What are wood pellets?
Wood pellets are made from dry sawdust compressed under high pressure and extruded through a die. They may include a low level of added binder, such as starch, but many use nothing other than steam.
They come in a range of sizes: for domestic and relatively small scale systems 6 or 8 mm is typical, while for larger systems 10 or 12 mm are common.
Wood pellets should be dry, clean, mechanically robust and have an ash content defined by the appropriate standard (see below) to which they have been made, which may also define other contaminants such as chlorine content.
They should also flow freely and can be delivered via a pneumatic system.
What are briquettes?
Briquettes are similar to wood pellets, but physically larger. Sizes vary but briquettes can vary in diameter from around 50 mm to 100 mm +. Briquettes are usually between 60 mm and 150 mm in length. They can offer a cleaner, more consistent alternative to firewood logs, offering higher energy density and steady combustion.
The combination of low moisture content (8-10%) with a compressed, dense pellet (typically >1,000 kg/m3, i.e. greater than the original wood) and the ability to flow and pack closely, gives a fuel with a high bulk energy density. This then requires less storage space than lower density fuels such as wood chips.
Using as a biofuel
Wood pellets are also a pleasant, clean, consistent fuel, and modern pellet boilers are highly sophisticated, featuring all the facilities available on modern gas boilers.
When combined with a reliable supply, infrastructure wood pellets have proved to be a very popular renewable alternative to fossil fuel based domestic, and small to medium scale district and site heating in several European countries.
Using as an alternative to coal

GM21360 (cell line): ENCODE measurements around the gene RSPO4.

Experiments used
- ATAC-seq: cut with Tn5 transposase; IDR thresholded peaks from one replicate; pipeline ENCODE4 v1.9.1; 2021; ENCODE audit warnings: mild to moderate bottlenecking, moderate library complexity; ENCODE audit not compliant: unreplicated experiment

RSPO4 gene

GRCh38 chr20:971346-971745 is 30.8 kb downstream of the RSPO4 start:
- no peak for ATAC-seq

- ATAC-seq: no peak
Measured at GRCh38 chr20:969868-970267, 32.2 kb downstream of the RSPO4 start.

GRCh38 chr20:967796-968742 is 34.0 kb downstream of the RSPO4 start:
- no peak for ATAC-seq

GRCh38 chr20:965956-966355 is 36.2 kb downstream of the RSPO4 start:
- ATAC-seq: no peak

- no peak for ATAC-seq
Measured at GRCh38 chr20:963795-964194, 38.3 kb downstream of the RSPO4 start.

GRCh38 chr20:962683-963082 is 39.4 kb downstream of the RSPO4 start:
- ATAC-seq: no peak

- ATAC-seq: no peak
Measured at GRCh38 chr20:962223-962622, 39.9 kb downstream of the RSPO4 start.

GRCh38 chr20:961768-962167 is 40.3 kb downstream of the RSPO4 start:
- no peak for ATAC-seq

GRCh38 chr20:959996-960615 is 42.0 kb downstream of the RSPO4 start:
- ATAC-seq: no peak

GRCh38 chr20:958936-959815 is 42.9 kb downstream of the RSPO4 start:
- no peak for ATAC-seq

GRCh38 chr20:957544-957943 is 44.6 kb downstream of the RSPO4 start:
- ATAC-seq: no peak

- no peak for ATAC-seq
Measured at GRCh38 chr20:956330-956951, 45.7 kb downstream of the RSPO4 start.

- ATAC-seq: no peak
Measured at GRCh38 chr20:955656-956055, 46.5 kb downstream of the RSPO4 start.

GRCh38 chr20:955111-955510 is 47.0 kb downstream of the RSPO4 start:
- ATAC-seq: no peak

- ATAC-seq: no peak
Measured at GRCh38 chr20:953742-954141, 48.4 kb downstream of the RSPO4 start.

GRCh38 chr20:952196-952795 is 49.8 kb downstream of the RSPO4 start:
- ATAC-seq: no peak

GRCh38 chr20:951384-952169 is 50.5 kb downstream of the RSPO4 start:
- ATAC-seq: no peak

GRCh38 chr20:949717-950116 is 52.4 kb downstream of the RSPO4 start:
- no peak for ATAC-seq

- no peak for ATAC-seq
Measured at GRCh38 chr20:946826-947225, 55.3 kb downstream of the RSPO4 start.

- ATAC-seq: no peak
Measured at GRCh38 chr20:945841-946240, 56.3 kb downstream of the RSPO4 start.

Wood pellets also provide an alternative, renewable and low carbon alternative to fuel old coal boilers.
Commercial conversion kits are available, but some systems are being run with few modifications other than to the fuel feed which needs to be higher owing to the lower energy density of wood pellets.
Where coal is in use storage and handling infrastructure for a solid fuel will already be in place. Wood pellets provide a fuel that, in addition to its environmental benefits, is cleaner, more pleasant to handle, is less aggressive to fuel handling components such as augers, and produces considerably less ash.
A coal storage bunker will hold enough pellets for operation for around one half to a third of the time possible with the same volume of coal.
Wood pellets are only as good as the standard to which they are manufactured. Poor quality pellets may display inferior mechanical robustness, and will tend to disintegrate into sawdust more readily than those of better quality. They may also have lower energy density, higher levels of ash or contaminants such as heavy metals, chlorides or sulphur or higher moisture content.
There are a number of established standards in the EU:
- ÖNORM M1735 in Austria
- SS 187120 and SS 187121 in Sweden and DIN 51731
The EU-wide CEN standard EN 335 for solid biofuels is in preparation, which includes wood pellets.
Wood pellets have a higher embedded energy than woodchips, owing to the energy needed to grind the wood to fine sawdust (typically in a hammer mill) and press it through a die at high pressure. The energy (and financial) cost of active drying is not usually justified.
However a very low moisture content (typically <10%) is required of the sawdust, so many pellet production facilities are established where there is an existing supply of very dry material, such as were processing of wood that is already kiln dried takes place. For example:
- Joinery workshops
- Wood recycling sites
- Sawmills processing dried wood.
This also removes the need to transport the very low density sawdust. Where a supply of bone dry sawdust is available, this may be supplemented with sawdust of higher moisture content provided the overall moisture content does not become too high. The precise embedded energy figure for a batch of pellets will depend on the details of production (plus that of the feedstock), transport etc.